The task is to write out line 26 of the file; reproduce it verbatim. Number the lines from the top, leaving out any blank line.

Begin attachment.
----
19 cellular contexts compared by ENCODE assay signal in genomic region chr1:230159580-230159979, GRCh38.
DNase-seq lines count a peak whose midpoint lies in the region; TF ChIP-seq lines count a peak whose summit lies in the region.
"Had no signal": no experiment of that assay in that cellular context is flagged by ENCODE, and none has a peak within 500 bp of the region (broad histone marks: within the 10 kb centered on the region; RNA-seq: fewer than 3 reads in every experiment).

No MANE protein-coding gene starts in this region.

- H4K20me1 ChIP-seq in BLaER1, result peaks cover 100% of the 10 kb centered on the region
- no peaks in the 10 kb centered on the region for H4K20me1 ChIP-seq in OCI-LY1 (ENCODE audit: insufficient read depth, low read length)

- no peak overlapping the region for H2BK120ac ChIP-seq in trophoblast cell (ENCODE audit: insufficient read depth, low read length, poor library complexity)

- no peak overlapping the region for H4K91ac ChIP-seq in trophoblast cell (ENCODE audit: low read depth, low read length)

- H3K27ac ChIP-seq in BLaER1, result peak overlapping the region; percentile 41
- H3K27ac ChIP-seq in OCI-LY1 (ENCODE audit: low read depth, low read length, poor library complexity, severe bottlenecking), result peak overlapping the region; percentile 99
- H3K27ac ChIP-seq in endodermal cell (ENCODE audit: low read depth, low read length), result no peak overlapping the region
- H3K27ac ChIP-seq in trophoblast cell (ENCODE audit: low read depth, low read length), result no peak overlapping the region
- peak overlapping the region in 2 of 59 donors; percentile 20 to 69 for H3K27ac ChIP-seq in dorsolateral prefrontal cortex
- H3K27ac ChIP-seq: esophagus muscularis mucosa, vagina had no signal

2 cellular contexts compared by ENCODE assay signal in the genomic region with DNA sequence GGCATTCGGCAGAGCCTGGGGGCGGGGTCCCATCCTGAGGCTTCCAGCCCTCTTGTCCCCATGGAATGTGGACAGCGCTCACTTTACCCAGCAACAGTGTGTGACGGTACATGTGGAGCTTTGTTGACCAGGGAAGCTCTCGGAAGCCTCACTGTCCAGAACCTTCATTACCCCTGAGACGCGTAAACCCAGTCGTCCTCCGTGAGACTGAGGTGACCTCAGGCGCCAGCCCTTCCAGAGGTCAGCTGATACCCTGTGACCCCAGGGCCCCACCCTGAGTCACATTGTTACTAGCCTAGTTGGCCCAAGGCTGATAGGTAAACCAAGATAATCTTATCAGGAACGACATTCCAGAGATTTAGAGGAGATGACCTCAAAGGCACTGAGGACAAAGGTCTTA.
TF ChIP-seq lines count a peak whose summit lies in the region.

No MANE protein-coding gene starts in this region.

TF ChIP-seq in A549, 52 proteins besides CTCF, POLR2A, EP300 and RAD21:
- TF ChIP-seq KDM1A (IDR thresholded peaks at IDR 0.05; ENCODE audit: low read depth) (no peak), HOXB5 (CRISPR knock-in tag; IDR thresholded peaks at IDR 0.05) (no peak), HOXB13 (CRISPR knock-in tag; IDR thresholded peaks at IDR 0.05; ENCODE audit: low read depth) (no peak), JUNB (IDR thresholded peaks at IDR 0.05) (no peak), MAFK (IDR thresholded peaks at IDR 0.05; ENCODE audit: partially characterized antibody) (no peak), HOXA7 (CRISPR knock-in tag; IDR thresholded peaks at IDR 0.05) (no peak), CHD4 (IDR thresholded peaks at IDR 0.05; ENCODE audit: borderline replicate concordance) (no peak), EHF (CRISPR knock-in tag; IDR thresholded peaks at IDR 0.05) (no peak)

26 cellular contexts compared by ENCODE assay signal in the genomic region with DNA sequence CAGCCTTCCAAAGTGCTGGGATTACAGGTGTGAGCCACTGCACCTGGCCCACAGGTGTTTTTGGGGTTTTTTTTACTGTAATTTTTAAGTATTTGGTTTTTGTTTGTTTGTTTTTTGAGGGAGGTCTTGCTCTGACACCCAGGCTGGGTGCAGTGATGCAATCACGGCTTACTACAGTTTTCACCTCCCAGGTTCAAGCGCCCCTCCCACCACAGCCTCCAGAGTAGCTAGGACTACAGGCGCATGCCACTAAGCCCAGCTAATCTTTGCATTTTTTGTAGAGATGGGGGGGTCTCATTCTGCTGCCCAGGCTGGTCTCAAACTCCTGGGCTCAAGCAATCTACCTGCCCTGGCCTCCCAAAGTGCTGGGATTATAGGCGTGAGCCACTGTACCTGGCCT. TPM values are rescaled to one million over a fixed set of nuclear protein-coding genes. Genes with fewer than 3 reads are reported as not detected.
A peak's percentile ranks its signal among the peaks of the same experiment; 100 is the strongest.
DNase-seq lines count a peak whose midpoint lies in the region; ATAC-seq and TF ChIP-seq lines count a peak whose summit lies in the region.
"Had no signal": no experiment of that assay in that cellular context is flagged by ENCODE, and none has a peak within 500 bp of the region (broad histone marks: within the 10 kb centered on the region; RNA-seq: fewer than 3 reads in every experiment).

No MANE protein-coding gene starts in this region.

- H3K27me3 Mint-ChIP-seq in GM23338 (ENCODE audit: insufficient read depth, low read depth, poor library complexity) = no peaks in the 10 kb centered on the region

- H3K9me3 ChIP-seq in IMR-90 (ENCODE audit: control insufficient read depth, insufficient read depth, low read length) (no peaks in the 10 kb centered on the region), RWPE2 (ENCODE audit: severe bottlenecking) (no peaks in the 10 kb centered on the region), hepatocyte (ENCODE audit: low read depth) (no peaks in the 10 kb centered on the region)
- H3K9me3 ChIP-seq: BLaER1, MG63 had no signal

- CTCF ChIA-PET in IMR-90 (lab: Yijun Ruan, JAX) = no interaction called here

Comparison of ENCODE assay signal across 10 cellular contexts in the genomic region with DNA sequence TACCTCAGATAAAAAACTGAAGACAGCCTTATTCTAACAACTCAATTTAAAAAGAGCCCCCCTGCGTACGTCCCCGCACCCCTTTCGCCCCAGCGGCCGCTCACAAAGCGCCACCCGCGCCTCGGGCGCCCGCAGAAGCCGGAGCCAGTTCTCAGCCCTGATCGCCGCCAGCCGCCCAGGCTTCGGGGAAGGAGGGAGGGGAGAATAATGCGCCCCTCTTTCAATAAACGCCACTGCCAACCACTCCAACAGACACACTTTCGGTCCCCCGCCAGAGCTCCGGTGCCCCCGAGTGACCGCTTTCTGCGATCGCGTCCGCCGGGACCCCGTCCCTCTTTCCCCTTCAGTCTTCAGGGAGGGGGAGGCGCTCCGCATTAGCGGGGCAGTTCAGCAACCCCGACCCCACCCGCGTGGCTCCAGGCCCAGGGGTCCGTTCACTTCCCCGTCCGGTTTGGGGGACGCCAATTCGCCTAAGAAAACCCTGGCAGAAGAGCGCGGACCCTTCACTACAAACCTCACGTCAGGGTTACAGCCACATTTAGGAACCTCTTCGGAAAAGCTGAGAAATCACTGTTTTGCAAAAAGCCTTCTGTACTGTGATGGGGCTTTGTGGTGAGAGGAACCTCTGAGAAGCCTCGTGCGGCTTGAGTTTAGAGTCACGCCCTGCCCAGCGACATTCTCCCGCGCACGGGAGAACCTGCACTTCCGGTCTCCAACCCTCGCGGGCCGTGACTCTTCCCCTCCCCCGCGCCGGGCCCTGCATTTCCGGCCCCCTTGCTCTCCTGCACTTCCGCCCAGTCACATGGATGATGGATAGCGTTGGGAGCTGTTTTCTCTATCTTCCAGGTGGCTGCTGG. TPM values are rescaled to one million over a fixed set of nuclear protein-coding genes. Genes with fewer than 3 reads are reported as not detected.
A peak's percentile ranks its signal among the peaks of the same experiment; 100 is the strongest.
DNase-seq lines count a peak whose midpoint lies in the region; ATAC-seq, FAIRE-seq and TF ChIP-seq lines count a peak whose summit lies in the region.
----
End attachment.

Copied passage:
- H3K9me3 ChIP-seq in IMR-90 (ENCODE audit: control insufficient read depth, insufficient read depth, low read length) (no peaks in the 10 kb centered on the region), RWPE2 (ENCODE audit: severe bottlenecking) (no peaks in the 10 kb centered on the region), hepatocyte (ENCODE audit: low read depth) (no peaks in the 10 kb centered on the region)